What about Russia
Russia is a vast country with large domestic market but hard to penetrate for foreign companies for many reasons. Different mentality and value system make it hard to find a successful marketing strategy. This article aims to show the implications for market researchers.
To begin with, Russia is an extremely large country – even after the fall of the Soviet Union, it is the largest country in the world. For an average European citizen, the distances are hard to comprehend. Measured by time zones, the “distance” from Moscow to Magadan in the Far East is eight hours – that is the time difference between Berlin and Los Angeles. For that reason, the first thing to consider when you plan a research project is geography, regardless of the method you choose. The obvious choice is Moscow, with a registered population of 11.5 million people and a few million unregistered migrant workers (mostly from Asia) who try to make a living there.
Face-to-face studies are often limited to the capital, partly because it is the easiest way, partly because it is such a large market in itself. Just over a third of the total Russian retail turnover is generated in the Central Federal District, which contains Moscow and surrounding cities, and one-sixth is from Moscow itself (being quite small for Russian standards, the Central Federal District is nevertheless twice as large as Germany in terms of area). However, you have to take the results from Moscow studies with caution if you want to infer about Russia as a whole – Muscovites are by far the most affluent Russian citizens, with average disposable per capita incomes exceeding 1,000 Euro – more than twice the national average.
Other big cities are St. Petersburg (close to five million) and Novosibirsk (1.4 million), the latter located in West Siberia. In most studies, these markets are significantly different from Moscow. It is therefore important to decide which markets are relevant from the marketing point of view and whether reaching a remote location is worth the cost. St. Petersburg is a good choice for studies covering the European part but other cities are sometimes included as well. If not Novosibirsk, you may want to cover Nizhniy Novgorod or Yekaterinburg – both located in the European part.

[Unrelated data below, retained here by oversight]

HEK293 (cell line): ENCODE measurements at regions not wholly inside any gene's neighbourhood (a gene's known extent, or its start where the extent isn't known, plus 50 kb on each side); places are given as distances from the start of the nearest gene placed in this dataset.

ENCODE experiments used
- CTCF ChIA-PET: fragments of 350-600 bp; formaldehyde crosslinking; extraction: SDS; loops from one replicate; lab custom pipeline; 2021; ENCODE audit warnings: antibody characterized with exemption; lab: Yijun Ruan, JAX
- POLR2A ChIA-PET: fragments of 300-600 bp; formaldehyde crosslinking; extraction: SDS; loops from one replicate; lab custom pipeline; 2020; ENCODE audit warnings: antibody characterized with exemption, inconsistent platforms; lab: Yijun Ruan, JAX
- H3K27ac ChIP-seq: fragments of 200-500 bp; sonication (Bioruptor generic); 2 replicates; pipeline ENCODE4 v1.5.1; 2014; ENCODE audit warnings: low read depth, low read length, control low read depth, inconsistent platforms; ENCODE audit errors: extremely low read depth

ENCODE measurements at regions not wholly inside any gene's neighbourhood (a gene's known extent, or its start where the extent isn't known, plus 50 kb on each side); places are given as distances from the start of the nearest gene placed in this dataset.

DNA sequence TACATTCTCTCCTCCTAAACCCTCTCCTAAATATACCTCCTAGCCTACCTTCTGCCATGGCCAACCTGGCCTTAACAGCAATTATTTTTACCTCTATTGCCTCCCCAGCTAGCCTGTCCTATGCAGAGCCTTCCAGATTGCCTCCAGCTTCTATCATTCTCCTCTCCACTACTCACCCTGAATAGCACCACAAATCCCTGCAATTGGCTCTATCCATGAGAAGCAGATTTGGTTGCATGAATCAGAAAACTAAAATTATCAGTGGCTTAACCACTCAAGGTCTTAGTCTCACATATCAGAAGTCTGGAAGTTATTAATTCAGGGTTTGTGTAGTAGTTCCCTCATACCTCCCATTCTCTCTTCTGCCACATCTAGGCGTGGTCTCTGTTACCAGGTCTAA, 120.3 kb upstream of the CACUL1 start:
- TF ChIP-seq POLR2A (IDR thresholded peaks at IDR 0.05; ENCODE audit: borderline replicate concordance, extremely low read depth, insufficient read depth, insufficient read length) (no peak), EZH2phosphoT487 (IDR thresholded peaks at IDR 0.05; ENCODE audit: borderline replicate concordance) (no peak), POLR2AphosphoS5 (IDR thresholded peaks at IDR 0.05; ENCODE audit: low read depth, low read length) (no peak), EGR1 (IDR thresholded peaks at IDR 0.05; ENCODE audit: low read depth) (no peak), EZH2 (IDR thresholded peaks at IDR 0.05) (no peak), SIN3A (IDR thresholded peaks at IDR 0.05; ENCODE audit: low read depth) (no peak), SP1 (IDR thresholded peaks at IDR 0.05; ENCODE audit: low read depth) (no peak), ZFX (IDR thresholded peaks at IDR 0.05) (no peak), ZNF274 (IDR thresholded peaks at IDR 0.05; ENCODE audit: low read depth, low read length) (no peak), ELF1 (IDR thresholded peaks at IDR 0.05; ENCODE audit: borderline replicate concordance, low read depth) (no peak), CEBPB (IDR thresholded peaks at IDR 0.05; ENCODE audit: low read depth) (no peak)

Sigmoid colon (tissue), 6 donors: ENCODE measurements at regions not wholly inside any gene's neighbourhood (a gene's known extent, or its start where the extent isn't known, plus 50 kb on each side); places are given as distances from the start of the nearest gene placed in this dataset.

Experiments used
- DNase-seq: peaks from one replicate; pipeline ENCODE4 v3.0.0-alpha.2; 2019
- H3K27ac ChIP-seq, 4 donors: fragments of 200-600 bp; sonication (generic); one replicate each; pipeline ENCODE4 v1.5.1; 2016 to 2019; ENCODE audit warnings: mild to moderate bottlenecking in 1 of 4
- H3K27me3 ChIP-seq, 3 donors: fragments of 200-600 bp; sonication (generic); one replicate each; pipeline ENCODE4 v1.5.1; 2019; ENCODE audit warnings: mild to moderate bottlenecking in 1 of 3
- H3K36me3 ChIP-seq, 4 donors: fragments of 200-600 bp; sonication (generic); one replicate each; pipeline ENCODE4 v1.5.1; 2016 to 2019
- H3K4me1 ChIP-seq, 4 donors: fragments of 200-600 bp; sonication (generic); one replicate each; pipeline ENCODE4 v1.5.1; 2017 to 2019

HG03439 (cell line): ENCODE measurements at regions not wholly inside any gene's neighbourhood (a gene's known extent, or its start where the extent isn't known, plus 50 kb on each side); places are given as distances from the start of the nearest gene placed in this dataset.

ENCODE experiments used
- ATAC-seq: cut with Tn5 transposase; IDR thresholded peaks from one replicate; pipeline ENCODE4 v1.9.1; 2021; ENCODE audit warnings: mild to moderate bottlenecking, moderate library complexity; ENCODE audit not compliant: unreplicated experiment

A major problem for Russian citizens, as well as companies and researchers working in Russia is poor infrastructure. You have to be prepared that your Russian partners have their phone line out of service for three days, or have no electricity, or there is no Internet access, while the bills are outrageously high. Urban life is particularly hard in Moscow, which is among top 5 cities with worst traffic in the world (according to the IBM Commuter Pain Index).
Western B2B companies may find that Russia has an extremely high Customer Satisfaction Score compared to other countries – such is the difference between company performance and public services, which are used as a reference. But Russia has also a splendid history, which is now being restored in the collective memory and replaces the Communist propaganda. Historic buildings, such as the Bolshoi Theatre in Moscow have regained their imperial splendor. Imperial design is very popular in packaging for premium products and historic events are referred to in many commercials. The same happens with Russian Orthodox heritage, even if religion is not commonly practiced.
Like all countries of the Eastern Bloc, the Russian society has undergone a very deep change. One of the most striking trends is the emergent Russian middle class – hard-working, affluent and optimistic people who believe in their own success and put freedom first among other values. Still, the outlook is not all rosy as the economy
is very inefficient by Western standards and is mainly fuelled by exports of oil and gas.
At the same time, Germany is one of the largest trade partners of Russia, second to China only. Although machinery and transport equipment (including cars) is currently the main product group in German exports to Russia, there are many market opportunities in consumer goods – especially in food, cosmetics, fashion and household appliances, both in premium and economy segments. Western brands need to adapt to local conditions and tweak their strategies. A better understanding of this market is as important as ever.